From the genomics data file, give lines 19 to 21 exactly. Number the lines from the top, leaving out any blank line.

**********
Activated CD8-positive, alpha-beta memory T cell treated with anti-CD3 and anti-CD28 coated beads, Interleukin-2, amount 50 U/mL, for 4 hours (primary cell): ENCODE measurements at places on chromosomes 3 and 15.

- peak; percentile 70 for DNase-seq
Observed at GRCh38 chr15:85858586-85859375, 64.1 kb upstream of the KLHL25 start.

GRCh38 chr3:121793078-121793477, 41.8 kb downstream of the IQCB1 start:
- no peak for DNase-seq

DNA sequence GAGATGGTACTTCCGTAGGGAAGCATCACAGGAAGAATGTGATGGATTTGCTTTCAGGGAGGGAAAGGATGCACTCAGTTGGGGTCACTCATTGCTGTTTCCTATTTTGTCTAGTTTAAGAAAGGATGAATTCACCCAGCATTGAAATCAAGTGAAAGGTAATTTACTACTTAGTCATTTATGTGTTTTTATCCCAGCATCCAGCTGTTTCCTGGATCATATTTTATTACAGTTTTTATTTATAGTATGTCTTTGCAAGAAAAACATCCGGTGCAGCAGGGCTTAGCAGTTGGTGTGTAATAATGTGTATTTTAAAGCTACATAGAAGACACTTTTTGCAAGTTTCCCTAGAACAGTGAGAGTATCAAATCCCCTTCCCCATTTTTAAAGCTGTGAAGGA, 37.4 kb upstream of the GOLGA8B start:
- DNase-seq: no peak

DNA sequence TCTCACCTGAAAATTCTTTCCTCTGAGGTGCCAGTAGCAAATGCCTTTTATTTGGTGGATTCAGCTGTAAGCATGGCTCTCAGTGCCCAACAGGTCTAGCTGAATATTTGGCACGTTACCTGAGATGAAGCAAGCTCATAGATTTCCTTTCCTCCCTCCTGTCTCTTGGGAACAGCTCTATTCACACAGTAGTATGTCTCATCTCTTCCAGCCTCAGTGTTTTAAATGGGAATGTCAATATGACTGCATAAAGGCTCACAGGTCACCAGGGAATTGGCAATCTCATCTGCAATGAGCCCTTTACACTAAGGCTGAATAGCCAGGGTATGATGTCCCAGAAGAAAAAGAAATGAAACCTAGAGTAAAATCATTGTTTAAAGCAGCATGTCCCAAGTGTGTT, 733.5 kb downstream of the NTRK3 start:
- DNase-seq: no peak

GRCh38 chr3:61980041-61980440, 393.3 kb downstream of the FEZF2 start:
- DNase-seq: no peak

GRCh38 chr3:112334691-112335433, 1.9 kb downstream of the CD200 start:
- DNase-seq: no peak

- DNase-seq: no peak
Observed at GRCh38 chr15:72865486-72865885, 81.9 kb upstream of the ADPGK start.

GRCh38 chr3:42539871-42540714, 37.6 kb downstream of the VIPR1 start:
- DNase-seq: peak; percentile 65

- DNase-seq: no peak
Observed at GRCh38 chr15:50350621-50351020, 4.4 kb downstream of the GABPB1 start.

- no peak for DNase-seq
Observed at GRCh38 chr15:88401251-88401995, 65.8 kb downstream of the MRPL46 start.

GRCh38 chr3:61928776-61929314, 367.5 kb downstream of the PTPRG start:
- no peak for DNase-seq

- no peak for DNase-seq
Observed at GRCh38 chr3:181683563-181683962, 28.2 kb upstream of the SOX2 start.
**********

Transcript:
Observed at GRCh38 chr15:50350621-50351020, 4.4 kb downstream of the GABPB1 start.

- no peak for DNase-seq
Observed at GRCh38 chr15:88401251-88401995, 65.8 kb downstream of the MRPL46 start.